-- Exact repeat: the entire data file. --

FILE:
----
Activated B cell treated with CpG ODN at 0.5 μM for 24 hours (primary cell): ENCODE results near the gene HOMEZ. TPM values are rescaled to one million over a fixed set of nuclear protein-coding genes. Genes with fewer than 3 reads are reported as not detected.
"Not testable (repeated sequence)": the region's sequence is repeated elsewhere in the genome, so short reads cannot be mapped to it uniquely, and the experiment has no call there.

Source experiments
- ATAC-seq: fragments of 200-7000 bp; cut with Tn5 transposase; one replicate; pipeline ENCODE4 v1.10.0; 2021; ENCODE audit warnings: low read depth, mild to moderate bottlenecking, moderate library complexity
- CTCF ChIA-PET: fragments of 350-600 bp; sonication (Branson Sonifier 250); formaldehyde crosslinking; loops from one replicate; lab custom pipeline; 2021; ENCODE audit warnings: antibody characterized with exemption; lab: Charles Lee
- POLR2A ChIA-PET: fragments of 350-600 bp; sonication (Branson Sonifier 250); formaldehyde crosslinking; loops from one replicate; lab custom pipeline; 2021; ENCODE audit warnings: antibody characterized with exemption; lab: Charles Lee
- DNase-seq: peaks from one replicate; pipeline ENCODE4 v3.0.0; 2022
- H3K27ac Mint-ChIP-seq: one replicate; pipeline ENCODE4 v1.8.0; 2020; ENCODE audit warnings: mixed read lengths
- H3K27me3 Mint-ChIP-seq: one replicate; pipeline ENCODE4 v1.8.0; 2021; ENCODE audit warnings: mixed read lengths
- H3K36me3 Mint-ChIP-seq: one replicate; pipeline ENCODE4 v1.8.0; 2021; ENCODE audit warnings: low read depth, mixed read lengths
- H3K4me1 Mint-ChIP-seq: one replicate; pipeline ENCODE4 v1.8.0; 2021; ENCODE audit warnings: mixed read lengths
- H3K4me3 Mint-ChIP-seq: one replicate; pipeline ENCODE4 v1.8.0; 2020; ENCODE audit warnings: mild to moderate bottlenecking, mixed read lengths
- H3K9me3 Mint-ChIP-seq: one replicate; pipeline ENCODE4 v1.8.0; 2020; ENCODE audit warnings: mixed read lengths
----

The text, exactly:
Activated B cell treated with CpG ODN at 0.5 μM for 24 hours (primary cell): ENCODE results near the gene HOMEZ. TPM values are rescaled to one million over a fixed set of nuclear protein-coding genes. Genes with fewer than 3 reads are reported as not detected.
"Not testable (repeated sequence)": the region's sequence is repeated elsewhere in the genome, so short reads cannot be mapped to it uniquely, and the experiment has no call there.

Source experiments
- ATAC-seq: fragments of 200-7000 bp; cut with Tn5 transposase; one replicate; pipeline ENCODE4 v1.10.0; 2021; ENCODE audit warnings: low read depth, mild to moderate bottlenecking, moderate library complexity
- CTCF ChIA-PET: fragments of 350-600 bp; sonication (Branson Sonifier 250); formaldehyde crosslinking; loops from one replicate; lab custom pipeline; 2021; ENCODE audit warnings: antibody characterized with exemption; lab: Charles Lee
- POLR2A ChIA-PET: fragments of 350-600 bp; sonication (Branson Sonifier 250); formaldehyde crosslinking; loops from one replicate; lab custom pipeline; 2021; ENCODE audit warnings: antibody characterized with exemption; lab: Charles Lee
- DNase-seq: peaks from one replicate; pipeline ENCODE4 v3.0.0; 2022
- H3K27ac Mint-ChIP-seq: one replicate; pipeline ENCODE4 v1.8.0; 2020; ENCODE audit warnings: mixed read lengths
- H3K27me3 Mint-ChIP-seq: one replicate; pipeline ENCODE4 v1.8.0; 2021; ENCODE audit warnings: mixed read lengths
- H3K36me3 Mint-ChIP-seq: one replicate; pipeline ENCODE4 v1.8.0; 2021; ENCODE audit warnings: low read depth, mixed read lengths
- H3K4me1 Mint-ChIP-seq: one replicate; pipeline ENCODE4 v1.8.0; 2021; ENCODE audit warnings: mixed read lengths
- H3K4me3 Mint-ChIP-seq: one replicate; pipeline ENCODE4 v1.8.0; 2020; ENCODE audit warnings: mild to moderate bottlenecking, mixed read lengths
- H3K9me3 Mint-ChIP-seq: one replicate; pipeline ENCODE4 v1.8.0; 2020; ENCODE audit warnings: mixed read lengths